“Meditate with a free mental attitude.” “Repeat the meditation sound with as little effort as possible.” “Go back to the sound as gently as you can at the time.” – You knew, that this is what the basic instruction for Acem Meditation says. And in the past it agreed with you. But not today, perhaps not for the past week, not the past month. Perhaps it never did, but you didn’t know. Read more…
Acem Meditation Q&A
Dag Spilde and Maria Gjems-Onstad answer questions about meditation. Dag is a chief advisor and project manager at EDB ErgoGroup ASA, and Maria is a clinical psychologist in Oslo. Both have more than 30 years of experience teaching Acem Meditation.
I usually meditate for 20 minutes once a day (and 30 when I want to be a good student). I have a question about acceptance. When meditation becomes repetitive and things we don’t like come back again and again, should we a) accept that these things repeat themselves in meditation, or b) try to accept that we have a negative attitude towards them?
How do you meet unpleasant thoughts and feelings in meditation? At a recent meditation course in Taiwan, all participants had learnt and understood that when you discover that you are lost in thoughts, you just return gently to the repetition of the meditation sound, while allowing thoughts to come and go. But when one participant told the group about being bothered by recurring thoughts about somebody who had behaved badly in the past, there came at least 4 different suggestions about what to do:
1) continue thinking until the thoughts go away by themselves
2) use the meditation sound to suppress the thoughts
3) make the meditation sound and the thoughts appear in tandem
4) transform the negative thoughts into more positive ones
In fact, all these solutions imply a non-acceptance of the thoughts and therefore of yourself. It’s as if these thoughts require you to do something beyond the general rule. They touch upon deep fears of accepting life as it is – with its imperfections and, at times, pains. The belief that you can relieve yourself from this situation by doing something extra is rooted in an unwillingness to see the actual situation. The paradox is that the only way to begin a lasting process of change is to accept things as they are.
Øyvind Ellingsen, M.D., Ph.D.
The free mental attitude of Acem Meditation involves, on the one hand, a supple, effortless repetition of the meditation sound and, on the other hand, a free and accepting awareness in relation to impressions that appear during meditation. Acting to bring about this free mental attitude is a process. In our daily lives, this process provides breathing space for unprocessed experiences from the day. At meditation retreats, it helps to loosen the grip of undercurrents in our personalities.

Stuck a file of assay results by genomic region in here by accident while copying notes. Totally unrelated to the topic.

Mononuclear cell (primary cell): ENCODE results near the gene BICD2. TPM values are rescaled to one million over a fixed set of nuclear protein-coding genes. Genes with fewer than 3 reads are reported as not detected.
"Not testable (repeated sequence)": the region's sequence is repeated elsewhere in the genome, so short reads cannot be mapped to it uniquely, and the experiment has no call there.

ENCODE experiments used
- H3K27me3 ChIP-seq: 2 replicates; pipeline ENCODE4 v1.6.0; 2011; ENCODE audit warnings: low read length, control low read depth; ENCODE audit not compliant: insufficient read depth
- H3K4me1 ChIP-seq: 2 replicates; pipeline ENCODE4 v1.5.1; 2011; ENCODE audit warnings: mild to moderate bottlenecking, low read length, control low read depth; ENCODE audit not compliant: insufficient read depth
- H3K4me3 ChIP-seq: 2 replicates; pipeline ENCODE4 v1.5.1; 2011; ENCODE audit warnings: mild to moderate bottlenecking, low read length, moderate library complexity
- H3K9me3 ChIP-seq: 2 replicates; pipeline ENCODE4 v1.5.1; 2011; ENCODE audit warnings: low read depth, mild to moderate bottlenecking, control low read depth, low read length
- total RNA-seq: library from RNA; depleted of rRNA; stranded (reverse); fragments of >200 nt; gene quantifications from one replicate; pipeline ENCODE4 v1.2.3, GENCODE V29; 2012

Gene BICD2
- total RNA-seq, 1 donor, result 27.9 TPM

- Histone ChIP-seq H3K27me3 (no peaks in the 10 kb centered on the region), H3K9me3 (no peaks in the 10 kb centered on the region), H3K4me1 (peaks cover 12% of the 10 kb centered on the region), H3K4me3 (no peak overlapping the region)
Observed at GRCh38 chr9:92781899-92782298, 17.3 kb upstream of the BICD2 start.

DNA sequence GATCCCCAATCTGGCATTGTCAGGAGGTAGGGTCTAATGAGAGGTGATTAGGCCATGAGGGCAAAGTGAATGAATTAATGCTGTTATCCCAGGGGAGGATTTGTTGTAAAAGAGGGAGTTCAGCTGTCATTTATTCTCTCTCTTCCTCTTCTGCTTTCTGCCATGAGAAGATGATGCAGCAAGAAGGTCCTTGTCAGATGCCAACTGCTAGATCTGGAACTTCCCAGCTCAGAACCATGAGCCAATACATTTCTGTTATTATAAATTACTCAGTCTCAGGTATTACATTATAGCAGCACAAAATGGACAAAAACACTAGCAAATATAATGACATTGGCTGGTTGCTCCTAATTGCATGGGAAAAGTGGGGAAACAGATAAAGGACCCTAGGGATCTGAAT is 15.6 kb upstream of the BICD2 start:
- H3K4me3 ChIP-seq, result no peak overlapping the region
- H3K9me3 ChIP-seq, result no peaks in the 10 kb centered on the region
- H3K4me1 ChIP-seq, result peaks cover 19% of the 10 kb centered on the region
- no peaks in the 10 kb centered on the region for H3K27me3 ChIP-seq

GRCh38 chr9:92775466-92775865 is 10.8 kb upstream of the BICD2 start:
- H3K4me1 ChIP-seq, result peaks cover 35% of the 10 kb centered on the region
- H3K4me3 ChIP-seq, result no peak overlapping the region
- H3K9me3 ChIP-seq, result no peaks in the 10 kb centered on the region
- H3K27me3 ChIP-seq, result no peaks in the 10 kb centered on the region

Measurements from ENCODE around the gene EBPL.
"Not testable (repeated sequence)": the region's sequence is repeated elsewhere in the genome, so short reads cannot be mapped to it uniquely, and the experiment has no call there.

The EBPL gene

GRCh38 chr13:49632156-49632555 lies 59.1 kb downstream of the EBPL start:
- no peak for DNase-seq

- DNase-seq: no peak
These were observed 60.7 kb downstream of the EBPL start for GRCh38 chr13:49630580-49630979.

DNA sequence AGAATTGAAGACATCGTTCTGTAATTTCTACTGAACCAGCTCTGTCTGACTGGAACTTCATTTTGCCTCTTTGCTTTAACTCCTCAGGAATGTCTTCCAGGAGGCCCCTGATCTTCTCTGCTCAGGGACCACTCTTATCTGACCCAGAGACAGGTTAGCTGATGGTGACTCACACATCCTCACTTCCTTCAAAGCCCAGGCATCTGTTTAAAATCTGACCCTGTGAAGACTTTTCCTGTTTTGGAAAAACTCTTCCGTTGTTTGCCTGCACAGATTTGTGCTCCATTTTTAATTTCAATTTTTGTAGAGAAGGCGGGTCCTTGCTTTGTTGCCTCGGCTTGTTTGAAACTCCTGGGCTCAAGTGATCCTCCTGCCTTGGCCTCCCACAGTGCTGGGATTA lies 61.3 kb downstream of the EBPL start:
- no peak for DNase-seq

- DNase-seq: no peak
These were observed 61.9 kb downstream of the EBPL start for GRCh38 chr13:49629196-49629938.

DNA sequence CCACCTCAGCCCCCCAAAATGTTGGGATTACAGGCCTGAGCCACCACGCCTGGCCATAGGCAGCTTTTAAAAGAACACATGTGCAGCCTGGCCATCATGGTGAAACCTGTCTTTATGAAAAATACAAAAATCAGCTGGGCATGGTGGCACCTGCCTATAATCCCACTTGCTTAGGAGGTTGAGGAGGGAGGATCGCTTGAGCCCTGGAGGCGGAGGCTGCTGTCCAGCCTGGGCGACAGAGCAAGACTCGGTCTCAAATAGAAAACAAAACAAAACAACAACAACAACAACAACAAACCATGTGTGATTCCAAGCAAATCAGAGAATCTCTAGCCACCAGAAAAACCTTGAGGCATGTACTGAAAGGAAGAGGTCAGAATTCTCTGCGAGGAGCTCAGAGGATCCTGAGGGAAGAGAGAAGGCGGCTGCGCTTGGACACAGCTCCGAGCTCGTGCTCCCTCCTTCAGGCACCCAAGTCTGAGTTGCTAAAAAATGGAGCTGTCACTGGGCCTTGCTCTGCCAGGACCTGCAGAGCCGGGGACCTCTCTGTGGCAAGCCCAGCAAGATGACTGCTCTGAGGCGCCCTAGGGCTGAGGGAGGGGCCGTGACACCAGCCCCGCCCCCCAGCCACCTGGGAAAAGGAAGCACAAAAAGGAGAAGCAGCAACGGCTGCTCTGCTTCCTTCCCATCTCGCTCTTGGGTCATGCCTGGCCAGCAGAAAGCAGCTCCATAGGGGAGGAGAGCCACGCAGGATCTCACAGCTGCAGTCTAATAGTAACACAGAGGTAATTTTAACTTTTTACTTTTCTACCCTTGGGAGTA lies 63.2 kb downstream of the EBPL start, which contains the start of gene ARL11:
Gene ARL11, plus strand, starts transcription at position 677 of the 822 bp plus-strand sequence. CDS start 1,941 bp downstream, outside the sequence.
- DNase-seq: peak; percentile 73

The free mental attitude of Acem Meditation is an attitude of acceptance. Thoughts, bodily sensations, moods and evaluations are allowed to enter the mind. We let them appear and disappear in our mental awareness, neither avoiding them nor actively pursuing them.
This accepting attitude is a central and effective element in psychological processing. Like the ‘free-floating awareness’ of psychoanalysis, it allows associations to come and go without censorship. A supple, accepting attitude reduces psychological defence mechanisms and repression: we are more ready to accept and take in whatever is on our minds. Difficult themes that we have suppressed become accessible for processing.
by Øyvind Ellingsen, MD PhD
Do you remember your first meditation? The gratifying feeling of being calm, relaxed and restful. We bring it with us when we sit down to meditate – a longing for peace of mind and liberation from stress. No wonder the advertising industry uses the image of the meditating Buddha. Nirvana is not only global shorthand for inner peace and well-being; it is also the brand name of the perfect mattress. But when the longing for nirvana becomes too strong, we sometimes encounter the thought goblin…
Longing for nirvana
Who does not wish for a breather from stressful routines and incessant demands – a little everyday-life nirvana? You sit down, close your eyes and repeat the meditation sound. And then the miracle happens. The tightness in your shoulders relaxes, your breathing slows down, your thoughts flow almost imperceptibly by. After half an hour you open your eyes, take a deep breath and are – completely rested! Ready to meet the day with renewed energy. Experiences like this create an expectation that good meditation will produce a pleasant feeling. Often this is the case, but not always.